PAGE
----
Colin (Col) FORBES

Badge Number: S3932 / S14378
S3932 / S14378


Service Number: 3642
Enlisted: 14 March 1917, Adelaide, SA, Australia
Last Rank: Private
Last Unit: 50th Infantry Battalion
Born: Morchard, South Australia, Australia, 13 April 1898
Home Town: Orroroo, Orroroo/Carrieton, South Australia
Schooling: Morchard Public School
Occupation: Draper/ Storekeeper (Sands & McDougall)
Died: Willowie, Mount Remarkable - South Australia, Australia, 2 April 1950, aged 51 years, cause of death not yet discovered
Cemetery: Orroroo Cemetery, S.A.
Memorials: Orroroo District Roll of Honour WW1, Orroroo Morchard Men Roll of Honor, Orroroo Morchard Public School Roll of Honor, Orroroo Public School Roll of Honour
Show Relationships

World War 1 Service

14 Mar 1917: Enlisted AIF WW1, 3642, Adelaide, SA, Australia
4 Aug 1917: Involvement Private, 3642, 50th Infantry Battalion, --- :embarkation_roll: roll_number: '19' embarkation_place: Melbourne embarkation_ship: HMAT Themistocles embarkation_ship_number: A32 public_note: ''
4 Aug 1917: Embarked Private, 3642, 50th Infantry Battalion, HMAT Themistocles, Melbourne
25 Apr 1918: Wounded AIF WW1, Private, 3642, 50th Infantry Battalion, Villers-Bretonneux, GSW groin

Help us honour Colin Forbes's service by contributing information, stories, and images so that they can be preserved for future generations.

Biography contributed by Ruby Sheehan

Colin Forbes was born in Morchard, South Australia on the 13th of April, 1898. He was raised in a Methodist household by his parents, Frederick and Emily. Colin had six other siblings, three brothers, Allan, Archie and Ron, and three sisters, Mabel, Adelaide and Thelma. He and his siblings attended Morchard Public School. Colin was five foot and seven inches tall and had brown eyes, dark hair and a fresh complexion.

In 1905 the family moved in to Orroroo as Frederick established a bigger factory for his business, F. Forbes & Sons. This business was recognised for the 'Forbes Plough' and other vehicles including express buggies, Rosa buggies, dog carts, ploughs and many others.

On the 14th of March, 1917, Colin went to Adelaide to sign up for the war at the age of eighteen and eleven months. He was placed in training for four months in Melbourne and after the training sailed off to Codford, England on the ship H.M. Themistocles, for some more training. Colin trained in Codford from November to January. After roughly seven months of training, Colin went by ship to France to fight in the 50th Battalion for three months until the Anzac Day of 1918.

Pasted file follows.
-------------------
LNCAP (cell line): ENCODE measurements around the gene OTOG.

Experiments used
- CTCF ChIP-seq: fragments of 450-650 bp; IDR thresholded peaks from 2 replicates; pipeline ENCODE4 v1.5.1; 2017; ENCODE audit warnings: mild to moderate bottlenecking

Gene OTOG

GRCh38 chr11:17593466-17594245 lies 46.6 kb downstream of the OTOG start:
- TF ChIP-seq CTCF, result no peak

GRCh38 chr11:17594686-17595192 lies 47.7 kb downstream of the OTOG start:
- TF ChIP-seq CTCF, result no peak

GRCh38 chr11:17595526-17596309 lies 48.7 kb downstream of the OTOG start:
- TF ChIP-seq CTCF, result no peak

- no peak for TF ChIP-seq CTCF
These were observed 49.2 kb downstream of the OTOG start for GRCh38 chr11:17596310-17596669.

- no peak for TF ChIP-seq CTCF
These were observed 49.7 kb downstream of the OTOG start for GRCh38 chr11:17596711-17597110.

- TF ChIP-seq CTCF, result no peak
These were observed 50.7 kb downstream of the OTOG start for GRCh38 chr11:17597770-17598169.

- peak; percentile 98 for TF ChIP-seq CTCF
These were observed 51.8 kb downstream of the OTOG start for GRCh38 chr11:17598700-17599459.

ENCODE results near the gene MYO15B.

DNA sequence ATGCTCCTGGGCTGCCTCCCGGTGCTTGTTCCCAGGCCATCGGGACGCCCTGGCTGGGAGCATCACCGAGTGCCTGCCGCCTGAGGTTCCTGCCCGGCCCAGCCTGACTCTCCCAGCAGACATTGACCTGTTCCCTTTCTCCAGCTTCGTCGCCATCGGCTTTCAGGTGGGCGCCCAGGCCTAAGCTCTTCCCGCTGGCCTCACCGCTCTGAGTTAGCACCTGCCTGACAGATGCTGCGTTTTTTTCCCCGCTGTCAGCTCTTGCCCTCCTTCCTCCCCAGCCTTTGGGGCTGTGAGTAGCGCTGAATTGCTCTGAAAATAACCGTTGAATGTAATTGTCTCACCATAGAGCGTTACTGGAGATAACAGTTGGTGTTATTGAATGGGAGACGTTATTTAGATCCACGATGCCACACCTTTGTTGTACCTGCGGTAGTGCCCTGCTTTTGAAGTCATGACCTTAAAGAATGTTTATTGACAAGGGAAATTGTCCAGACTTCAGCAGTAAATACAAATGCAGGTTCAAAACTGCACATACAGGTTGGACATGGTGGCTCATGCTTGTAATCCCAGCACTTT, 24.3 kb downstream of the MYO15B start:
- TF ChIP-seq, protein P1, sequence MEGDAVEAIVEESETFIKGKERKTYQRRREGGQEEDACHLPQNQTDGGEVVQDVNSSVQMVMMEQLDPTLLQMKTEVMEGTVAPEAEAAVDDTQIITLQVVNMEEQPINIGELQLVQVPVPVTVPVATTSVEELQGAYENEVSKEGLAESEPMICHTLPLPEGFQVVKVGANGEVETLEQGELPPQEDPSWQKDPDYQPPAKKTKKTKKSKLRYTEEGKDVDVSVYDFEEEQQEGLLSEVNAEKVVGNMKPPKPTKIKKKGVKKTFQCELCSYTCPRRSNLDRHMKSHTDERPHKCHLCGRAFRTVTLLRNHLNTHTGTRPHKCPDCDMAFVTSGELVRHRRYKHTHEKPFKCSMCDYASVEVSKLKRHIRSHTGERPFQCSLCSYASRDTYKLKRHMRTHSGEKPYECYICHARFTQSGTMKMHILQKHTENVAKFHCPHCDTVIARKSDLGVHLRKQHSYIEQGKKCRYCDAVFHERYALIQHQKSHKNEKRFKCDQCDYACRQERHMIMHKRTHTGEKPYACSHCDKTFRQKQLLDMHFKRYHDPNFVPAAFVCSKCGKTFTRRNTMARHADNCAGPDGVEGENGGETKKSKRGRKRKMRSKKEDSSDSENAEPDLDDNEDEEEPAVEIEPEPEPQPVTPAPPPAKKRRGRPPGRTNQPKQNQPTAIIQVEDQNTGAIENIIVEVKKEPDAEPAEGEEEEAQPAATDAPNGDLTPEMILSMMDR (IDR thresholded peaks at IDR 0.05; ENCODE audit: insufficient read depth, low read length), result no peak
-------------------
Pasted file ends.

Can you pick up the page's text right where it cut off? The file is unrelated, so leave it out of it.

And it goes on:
At 5:50pm on 25th April, 1918 Villers-Bretonneux was heavily shelled by the enemies, possibly resulting in Colin’s gunshot wound to his groin, sending him to hospital after being treated by field ambulance. One of Colin’s letters home described that he had collected a piece of shrapnel and it fell out of his trousers as he was carted off by the stretcher bearers, he also said that he "regretted losing his souvenir"[1]. Colin also acquired glasses during this period of time.

In June, 1918 Colin returned to fighting with his unit until the end of the war. When the war ended, there were thousands of soldiers that needed to come home, Colin decided to stay a bit longer and join the Australian Corps School in France. While in the school he made friends with Dave who was in the 59th Battalion, they did some travelling around Paris, England, Scotland and Ireland, seeing relatives before returning.

The men returned to Australia on the 5th October, 1919. Dave took Colin home to meet his family. Colin ended up falling in love with Dave’s older sister Elizabeth; he was roughly three years older than Elizabeth. They ended up tying the knot seven years later in 1926, with Dave as the best man. Elizabeth and Colin settled down in Orroroo, welcoming four children, Cherrie, Joy, Jack and Annette.

In 1926 Colin was actively involved in the community, being the president of the Orroroo RSL Sub Branch and in 1936-1943 and 1946 he was the secretary treasurer. On the 10th of July, 1936, Colin was in charge of the stage for a social function for the Orroroo Hospital. One part of the function was ‘The Ugliest Man Competition’.

Coming into the motor car era, Colin and his brother Allan took over F. Forbes and Sons. Since the 1950’s the business was under control by descendants of Frederick Forbes. The business was well known, having customers from New South Wales, and were also prize winners in country shows.

In 1950 Colin fell very ill and he specifically wanted to see his friend, Charlie (Elizabeth’s younger brother) one more time, so Charlie took the long train journey from Melbourne to Orroroo to see him one last time before he died.

Colin died on the 2nd of April 1950, at the age of 51. His wife, Elizabeth, died 41 years later, they are buried together at the Orroroo Cemetery.



Parnell, N., 1975. Orroroo, Rendezvous Of The Magpie. Orroroo, S.A.: Orroroo Centenary Committee, pp.47, 48.

1976. Reflections. Morchard, S.A.: Morchard District Centenary Book Committee, pp.71, 92.

Smith, Robyn, great niece of Colin's wife, Elizabeth, and her brothers, Dave and Charlie Smith


[1] Smith, 2020